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Is Selling Your FBO A Perilous Process?

By John Enticknap, President, Aviation Business Strategies Group

There is nothing more difficult to take in hand, more perilous to conduct, or more uncertain in its success, than to take the lead in the introduction of a new order of things.” - Niccolo Machiavelli

According to Machiavelli, selling your FBO can be a perilous process. But in my experience, you can even out the bumps and curves by developing a logical plan, well enough in advance, that will lead you to a successful transaction.

Let’s start at the beginning

There are many reasons why, after numerous years of dedicated work, you have decided it’s time to sell your FBO:

  • Retirement is the number one reason.
  • Harvesting your business for the next investment.    
  • Partnerships Issues.
  • Illness or death.
  • Becoming overworked.
  • Boredom—looking for a new change.
  • An uncertain future.

Before we move forward and discuss the sale process, we need to make some basic business management decisions. We need to review the business as a buyer would, i.e.: Will my investment be worthwhile--short term and long term?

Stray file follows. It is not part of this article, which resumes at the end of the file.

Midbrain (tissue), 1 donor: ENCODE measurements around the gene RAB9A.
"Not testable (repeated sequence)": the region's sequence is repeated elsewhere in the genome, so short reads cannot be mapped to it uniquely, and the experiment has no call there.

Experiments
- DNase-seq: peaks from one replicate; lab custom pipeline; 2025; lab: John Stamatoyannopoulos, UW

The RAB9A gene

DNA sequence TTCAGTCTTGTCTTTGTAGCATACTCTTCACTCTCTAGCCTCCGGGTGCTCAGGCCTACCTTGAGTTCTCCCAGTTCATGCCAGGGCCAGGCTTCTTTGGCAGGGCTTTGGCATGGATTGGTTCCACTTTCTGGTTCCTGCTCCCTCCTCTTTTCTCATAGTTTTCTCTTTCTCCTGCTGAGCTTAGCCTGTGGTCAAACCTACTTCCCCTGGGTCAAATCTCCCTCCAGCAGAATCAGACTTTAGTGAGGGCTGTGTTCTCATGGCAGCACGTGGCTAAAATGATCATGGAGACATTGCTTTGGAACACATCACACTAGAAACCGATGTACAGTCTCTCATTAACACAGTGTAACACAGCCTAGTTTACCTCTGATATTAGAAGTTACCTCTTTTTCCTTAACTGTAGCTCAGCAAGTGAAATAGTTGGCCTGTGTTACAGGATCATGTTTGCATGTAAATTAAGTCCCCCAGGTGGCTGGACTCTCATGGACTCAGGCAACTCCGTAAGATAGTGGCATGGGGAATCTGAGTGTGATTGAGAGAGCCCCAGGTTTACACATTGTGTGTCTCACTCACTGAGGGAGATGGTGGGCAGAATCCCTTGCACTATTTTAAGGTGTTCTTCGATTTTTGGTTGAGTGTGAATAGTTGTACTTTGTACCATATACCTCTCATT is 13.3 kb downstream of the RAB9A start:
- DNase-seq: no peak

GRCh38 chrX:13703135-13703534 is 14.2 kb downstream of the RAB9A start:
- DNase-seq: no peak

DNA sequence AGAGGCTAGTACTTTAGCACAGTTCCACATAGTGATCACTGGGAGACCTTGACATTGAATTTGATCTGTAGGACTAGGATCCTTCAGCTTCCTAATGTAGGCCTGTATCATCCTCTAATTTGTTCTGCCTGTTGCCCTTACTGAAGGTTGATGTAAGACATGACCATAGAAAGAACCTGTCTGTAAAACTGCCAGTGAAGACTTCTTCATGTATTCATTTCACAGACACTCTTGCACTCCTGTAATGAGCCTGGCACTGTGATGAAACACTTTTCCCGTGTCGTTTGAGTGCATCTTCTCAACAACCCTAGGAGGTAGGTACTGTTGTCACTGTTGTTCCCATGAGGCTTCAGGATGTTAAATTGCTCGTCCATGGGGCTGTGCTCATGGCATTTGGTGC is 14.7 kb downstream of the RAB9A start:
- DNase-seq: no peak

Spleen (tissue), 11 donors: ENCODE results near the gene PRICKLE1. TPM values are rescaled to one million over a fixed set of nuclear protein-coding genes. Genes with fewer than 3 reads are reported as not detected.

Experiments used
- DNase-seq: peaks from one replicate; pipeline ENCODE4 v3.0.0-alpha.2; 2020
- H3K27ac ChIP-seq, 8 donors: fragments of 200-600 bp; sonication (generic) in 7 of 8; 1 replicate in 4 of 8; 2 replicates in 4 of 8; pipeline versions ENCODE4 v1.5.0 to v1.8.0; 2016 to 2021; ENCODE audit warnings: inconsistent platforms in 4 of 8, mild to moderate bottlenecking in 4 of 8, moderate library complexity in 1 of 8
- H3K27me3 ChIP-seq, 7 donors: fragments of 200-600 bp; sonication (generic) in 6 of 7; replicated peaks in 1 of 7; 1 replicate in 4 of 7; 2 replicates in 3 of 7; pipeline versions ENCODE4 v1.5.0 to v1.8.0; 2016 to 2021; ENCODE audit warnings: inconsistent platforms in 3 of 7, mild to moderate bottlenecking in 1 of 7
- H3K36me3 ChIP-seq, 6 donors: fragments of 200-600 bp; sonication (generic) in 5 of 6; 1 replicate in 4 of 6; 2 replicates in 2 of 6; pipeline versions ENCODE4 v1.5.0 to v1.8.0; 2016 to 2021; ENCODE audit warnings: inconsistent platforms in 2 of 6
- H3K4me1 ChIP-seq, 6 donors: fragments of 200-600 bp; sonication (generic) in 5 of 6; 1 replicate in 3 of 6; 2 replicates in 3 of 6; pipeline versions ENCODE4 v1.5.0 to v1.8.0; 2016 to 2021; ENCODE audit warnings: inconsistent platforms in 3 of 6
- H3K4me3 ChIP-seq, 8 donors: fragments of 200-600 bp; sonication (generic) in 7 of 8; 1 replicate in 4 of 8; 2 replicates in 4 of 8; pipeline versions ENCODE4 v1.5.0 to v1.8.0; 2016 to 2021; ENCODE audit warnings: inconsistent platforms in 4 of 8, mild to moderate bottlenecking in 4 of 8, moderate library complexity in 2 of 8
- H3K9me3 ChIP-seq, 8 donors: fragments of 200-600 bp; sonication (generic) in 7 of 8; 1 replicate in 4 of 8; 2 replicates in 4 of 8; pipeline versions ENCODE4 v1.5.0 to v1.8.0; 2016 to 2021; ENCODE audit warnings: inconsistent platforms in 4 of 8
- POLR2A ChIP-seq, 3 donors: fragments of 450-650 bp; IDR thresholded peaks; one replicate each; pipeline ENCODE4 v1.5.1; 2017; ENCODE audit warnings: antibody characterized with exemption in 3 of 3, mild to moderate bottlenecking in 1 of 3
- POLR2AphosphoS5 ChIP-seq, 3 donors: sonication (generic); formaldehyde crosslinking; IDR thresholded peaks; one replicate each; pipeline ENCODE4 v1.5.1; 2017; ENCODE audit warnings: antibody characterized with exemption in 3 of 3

Here’s a buyers view:

  • What is the ROI?
  • Will the value of the deal enhance my existing business?
  • Is this a new business venture and add value?
  • What alternatives do I have to invest elsewhere for better returns?
  • Does the deal satisfy my business, financial & emotional ideals?

In addition, we need to review the business and make necessary adjustments to enhance the profitability and make the business more attractive to potential buyers. We do this by increasing the term of the lease, removing excess debt or amounts due to the owner/partners and removing excess owner expenses.

In addition, we need to pay attention to:

  • Increasing profits.
  • Maintaining consistent income figures.
  • Retaining a strong customer base.
  • Major contract(s) that span several years.
  • Meeting with your tax folks and discussing capital gains and a sale structure that will minimize your tax consequences.

Although we’re asking you to put in a lot of up-front time and preparation, these concepts and business practices will benefit you and your business and position it for a sale to maximize the value, not only for you, but the buyer.

Before we look at valuation, we should examine the timing of the sale. To effectively complete the items we discussed previously, the decision to sell should be planned well in advance, at least a year or two out. The preparation will improve your business and make the business records appear to be in order in addition to the basic structure of the FBO.

These improvements also will allow you, as the owner, to transition out of the business. Like many small businesses, the FBO owner is intrinsically invested in the business, not only financially, but emotionally as well. The business has become your life. By separating yourself slowly from the business, you will be in a better position to sell and view the transaction as a business deal.